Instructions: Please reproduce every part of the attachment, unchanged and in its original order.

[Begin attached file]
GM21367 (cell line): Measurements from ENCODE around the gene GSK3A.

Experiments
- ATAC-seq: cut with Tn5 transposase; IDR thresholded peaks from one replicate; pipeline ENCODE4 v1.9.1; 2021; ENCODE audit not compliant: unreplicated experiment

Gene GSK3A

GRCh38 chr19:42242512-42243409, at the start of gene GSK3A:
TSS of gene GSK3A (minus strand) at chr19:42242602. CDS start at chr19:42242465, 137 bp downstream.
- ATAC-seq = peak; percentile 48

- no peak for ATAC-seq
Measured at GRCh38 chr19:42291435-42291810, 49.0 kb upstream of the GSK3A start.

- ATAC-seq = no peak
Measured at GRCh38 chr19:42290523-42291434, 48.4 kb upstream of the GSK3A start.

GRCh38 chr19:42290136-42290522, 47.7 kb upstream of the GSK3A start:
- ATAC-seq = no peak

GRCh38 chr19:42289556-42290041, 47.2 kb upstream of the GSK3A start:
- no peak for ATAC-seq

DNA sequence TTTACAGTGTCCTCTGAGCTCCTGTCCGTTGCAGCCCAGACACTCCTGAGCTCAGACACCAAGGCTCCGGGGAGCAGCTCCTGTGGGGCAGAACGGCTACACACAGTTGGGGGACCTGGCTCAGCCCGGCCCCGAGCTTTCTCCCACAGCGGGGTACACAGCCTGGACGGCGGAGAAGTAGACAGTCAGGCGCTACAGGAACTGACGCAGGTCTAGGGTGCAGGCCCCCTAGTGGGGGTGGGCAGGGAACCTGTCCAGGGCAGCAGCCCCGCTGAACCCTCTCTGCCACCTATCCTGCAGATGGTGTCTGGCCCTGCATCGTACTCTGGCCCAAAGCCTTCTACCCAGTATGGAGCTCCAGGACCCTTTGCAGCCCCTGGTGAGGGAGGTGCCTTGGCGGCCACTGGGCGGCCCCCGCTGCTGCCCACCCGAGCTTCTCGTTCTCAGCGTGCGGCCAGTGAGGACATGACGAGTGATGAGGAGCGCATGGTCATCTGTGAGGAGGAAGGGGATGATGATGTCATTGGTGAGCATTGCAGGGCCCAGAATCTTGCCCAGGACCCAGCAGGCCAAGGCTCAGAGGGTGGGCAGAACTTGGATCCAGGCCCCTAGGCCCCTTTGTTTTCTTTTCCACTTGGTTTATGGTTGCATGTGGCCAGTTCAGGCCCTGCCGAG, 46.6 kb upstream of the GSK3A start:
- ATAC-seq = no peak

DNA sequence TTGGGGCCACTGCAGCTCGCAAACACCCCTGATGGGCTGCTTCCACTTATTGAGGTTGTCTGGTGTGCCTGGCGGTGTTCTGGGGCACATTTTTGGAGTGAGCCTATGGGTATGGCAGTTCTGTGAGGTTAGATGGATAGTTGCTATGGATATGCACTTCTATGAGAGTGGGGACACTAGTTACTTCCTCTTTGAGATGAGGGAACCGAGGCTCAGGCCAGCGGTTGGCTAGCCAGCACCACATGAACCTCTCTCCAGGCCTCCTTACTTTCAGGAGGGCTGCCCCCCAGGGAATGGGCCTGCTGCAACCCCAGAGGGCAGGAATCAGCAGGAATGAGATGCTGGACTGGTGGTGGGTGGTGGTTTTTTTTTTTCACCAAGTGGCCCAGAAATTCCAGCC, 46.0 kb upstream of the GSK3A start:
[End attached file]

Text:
GM21367 (cell line): Measurements from ENCODE around the gene GSK3A.

Experiments
- ATAC-seq: cut with Tn5 transposase; IDR thresholded peaks from one replicate; pipeline ENCODE4 v1.9.1; 2021; ENCODE audit not compliant: unreplicated experiment

Gene GSK3A

GRCh38 chr19:42242512-42243409, at the start of gene GSK3A:
TSS of gene GSK3A (minus strand) at chr19:42242602. CDS start at chr19:42242465, 137 bp downstream.
- ATAC-seq = peak; percentile 48

- no peak for ATAC-seq
Measured at GRCh38 chr19:42291435-42291810, 49.0 kb upstream of the GSK3A start.

- ATAC-seq = no peak
Measured at GRCh38 chr19:42290523-42291434, 48.4 kb upstream of the GSK3A start.

GRCh38 chr19:42290136-42290522, 47.7 kb upstream of the GSK3A start:
- ATAC-seq = no peak

GRCh38 chr19:42289556-42290041, 47.2 kb upstream of the GSK3A start:
- no peak for ATAC-seq

DNA sequence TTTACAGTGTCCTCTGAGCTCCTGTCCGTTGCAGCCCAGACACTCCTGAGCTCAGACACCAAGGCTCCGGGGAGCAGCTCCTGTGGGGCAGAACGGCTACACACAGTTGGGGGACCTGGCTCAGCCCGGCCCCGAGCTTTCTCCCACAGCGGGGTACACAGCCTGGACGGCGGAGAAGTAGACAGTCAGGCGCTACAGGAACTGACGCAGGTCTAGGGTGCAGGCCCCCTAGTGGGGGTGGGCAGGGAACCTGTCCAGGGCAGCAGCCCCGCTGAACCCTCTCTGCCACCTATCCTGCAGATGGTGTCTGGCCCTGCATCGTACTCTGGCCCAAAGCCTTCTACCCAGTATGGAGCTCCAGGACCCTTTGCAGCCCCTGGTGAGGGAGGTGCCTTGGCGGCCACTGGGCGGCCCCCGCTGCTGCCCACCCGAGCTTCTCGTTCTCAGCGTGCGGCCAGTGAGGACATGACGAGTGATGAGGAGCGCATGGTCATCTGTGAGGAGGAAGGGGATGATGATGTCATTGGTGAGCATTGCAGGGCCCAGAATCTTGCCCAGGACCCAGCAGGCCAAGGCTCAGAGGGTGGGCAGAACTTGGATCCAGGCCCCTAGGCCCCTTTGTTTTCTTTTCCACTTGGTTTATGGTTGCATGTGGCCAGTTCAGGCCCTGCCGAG, 46.6 kb upstream of the GSK3A start:
- ATAC-seq = no peak

DNA sequence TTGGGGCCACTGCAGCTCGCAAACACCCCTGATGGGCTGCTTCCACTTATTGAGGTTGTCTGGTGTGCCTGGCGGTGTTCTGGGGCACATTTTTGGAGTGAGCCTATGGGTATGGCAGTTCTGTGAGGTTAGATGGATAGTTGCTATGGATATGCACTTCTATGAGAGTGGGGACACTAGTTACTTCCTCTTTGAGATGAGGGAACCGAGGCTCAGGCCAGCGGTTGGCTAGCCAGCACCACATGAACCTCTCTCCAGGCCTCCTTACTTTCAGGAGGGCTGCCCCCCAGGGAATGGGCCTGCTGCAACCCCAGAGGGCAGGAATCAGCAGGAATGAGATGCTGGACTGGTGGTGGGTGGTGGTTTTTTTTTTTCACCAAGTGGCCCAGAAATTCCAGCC, 46.0 kb upstream of the GSK3A start: